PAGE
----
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SOCIAL DIMENSIONS OF L2 LEARNING (Ch. 10) Understanding SLA Lourdes Ortega (2009) Published by Routledge © 2009 Mark Sawyer.

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Presentation on theme: "SOCIAL DIMENSIONS OF L2 LEARNING (Ch. 10) Understanding SLA Lourdes Ortega (2009) Published by Routledge © 2009 Mark Sawyer."— Presentation transcript:

1 SOCIAL DIMENSIONS OF L2 LEARNING (Ch. 10) Understanding SLA Lourdes Ortega (2009) Published by Routledge © 2009 Mark Sawyer

2 THE UNBEARABLE INELUCTABILITY OF THE SOCIAL CONTEXT (10.1) “SLA as chameleon” metaphor: Social forces are central to understand living agents Social constructivism (cf. psych. constructivism) Reality doesn’t exist, but is created by agents, groups Socioculturalism (Activity Theory??) Reality emerges anew in each contextualized activity Poststructuralism (overlaps postmodernism) Reality emerges thru discourse (language, practices)

3 COGNITION IS SOCIAL: VYGOTSKIAN SOCIOCULTURAL THEORY IN SLA (10.2) Lev Vygotsky ( ) Higher mental operations have social origins SocioCultural Theory (SCT) in SLA Introduced, developed by James Lantolf Popularized by Merrill Swain’s rethinking of SLA cornerstones (output, interaction) Consciousness requires symbolic tools

4 SELF-REGULATION & LANGUAGE MEDIATION (10.3) Human actions are regulated (enabled/disabled) by 3 sources: Objects: tools (+), obstructions (–) Others: (e.g. mothers) physical, linguistic (social speech), nonverbal symbolic Self: thru private, inner speech L2 self-regulation shows L2 development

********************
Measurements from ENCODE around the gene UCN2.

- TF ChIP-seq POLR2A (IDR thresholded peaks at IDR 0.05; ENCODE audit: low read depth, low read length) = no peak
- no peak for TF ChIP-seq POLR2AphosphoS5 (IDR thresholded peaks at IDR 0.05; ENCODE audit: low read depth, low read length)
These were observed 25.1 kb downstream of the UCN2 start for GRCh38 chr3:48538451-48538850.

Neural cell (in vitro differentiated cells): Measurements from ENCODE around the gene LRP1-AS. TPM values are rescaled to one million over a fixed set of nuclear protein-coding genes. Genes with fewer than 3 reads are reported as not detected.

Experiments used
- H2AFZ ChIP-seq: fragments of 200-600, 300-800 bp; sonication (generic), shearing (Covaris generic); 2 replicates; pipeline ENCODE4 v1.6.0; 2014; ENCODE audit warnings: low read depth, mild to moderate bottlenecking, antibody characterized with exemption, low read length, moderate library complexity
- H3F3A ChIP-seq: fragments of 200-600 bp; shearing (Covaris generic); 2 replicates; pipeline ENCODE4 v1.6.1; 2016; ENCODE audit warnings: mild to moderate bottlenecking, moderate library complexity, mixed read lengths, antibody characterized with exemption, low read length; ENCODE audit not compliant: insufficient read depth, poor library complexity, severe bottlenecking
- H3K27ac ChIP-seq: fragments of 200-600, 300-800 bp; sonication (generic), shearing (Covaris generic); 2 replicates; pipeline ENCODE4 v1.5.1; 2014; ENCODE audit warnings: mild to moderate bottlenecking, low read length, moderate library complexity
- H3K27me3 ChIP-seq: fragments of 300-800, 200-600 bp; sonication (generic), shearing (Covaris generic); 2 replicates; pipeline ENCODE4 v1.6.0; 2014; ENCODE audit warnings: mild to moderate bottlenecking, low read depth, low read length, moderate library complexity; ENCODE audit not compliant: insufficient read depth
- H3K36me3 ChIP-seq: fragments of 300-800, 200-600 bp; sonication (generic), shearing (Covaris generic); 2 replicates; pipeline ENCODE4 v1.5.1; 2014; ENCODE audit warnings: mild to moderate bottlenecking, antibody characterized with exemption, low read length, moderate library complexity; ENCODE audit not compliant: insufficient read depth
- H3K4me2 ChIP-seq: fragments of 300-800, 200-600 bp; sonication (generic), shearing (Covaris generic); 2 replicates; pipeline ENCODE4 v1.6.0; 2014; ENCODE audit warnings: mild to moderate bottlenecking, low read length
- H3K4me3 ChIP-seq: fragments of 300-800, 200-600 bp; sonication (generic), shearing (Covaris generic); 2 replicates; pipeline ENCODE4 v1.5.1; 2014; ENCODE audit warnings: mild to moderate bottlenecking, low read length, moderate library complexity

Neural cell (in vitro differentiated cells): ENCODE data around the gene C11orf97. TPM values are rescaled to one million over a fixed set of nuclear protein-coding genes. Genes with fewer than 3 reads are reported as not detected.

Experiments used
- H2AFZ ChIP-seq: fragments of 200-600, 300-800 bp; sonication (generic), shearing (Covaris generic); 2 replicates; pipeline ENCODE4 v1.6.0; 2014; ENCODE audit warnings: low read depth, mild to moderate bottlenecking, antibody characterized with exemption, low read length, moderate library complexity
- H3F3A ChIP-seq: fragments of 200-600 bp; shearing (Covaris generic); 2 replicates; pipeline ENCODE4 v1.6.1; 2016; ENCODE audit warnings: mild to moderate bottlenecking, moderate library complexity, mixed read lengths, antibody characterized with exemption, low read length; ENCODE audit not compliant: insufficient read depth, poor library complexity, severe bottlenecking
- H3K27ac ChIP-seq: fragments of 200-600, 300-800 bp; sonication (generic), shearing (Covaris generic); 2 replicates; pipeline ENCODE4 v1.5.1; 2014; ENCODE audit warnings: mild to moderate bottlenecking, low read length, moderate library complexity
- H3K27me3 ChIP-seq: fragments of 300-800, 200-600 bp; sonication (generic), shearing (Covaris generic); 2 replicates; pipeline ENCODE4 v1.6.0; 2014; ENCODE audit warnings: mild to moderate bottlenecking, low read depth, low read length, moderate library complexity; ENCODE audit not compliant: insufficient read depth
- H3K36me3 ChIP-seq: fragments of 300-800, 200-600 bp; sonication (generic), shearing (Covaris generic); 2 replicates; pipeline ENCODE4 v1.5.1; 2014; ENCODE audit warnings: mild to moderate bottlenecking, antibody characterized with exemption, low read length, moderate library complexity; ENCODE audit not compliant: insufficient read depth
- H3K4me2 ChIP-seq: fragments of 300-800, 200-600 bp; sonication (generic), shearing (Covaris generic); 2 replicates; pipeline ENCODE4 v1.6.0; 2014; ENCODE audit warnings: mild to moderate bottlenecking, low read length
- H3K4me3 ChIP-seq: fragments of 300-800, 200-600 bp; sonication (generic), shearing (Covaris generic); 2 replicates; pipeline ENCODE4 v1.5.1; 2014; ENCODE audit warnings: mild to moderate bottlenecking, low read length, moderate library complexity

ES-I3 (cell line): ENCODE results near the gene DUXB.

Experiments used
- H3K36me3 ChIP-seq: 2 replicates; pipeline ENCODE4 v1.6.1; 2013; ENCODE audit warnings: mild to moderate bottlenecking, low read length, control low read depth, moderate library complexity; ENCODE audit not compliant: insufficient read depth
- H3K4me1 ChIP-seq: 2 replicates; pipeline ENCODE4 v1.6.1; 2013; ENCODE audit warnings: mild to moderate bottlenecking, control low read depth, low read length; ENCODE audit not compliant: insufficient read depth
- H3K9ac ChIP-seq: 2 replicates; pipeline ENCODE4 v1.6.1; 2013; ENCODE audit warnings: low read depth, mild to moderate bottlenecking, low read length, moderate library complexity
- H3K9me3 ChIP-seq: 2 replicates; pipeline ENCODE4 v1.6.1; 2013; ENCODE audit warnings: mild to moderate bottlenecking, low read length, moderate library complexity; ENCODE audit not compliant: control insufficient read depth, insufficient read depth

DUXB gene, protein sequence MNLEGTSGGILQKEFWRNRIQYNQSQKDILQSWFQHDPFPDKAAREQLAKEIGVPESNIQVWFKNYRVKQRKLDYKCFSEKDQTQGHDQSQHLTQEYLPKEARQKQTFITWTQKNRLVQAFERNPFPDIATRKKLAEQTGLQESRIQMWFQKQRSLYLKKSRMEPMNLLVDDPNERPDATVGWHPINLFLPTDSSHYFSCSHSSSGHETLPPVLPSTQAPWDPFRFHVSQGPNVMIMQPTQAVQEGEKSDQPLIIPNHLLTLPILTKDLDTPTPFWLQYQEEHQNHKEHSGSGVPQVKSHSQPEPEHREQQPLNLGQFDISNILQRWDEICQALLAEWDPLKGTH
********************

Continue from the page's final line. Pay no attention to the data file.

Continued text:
5 SOME FINDINGS ABOUT INNER, PRIVATE, & SOCIAL SPEECH IN L2 LEARNING (10.4) Learner regained affective control thru private speech after disappointing task (de Guerrero) More private speech at lower levels (L&F) Tense/aspect choices reveal regulation In languaging, verbalization causes learning e.g. pun meanings (Tocalli-Beller & Swain) verb morphology (Donato)

6 SOCIAL LEARNING IN THE ZONE OF PROXIMAL DEVELOPMENT (10.5) All (higher) cognition appears interpersonally before intrapersonally Microgenetic method Observing (visible) development in real time Zone of Proximal Development (ZPD) distance between assisted & unassisted ability

7 NEGATIVE FEEDBACK RECONCEPTUALIZED (10.6) Graduated & contingent feedback ensures helpfulness within ZPD Graduation: 12 levels from implicit “find errors” to explicit examples of pattern (Lantolf & Aljaafreh) ZPD-sensitive tutorials were better than ZPD-insensitive ones (Nassaji & Swain)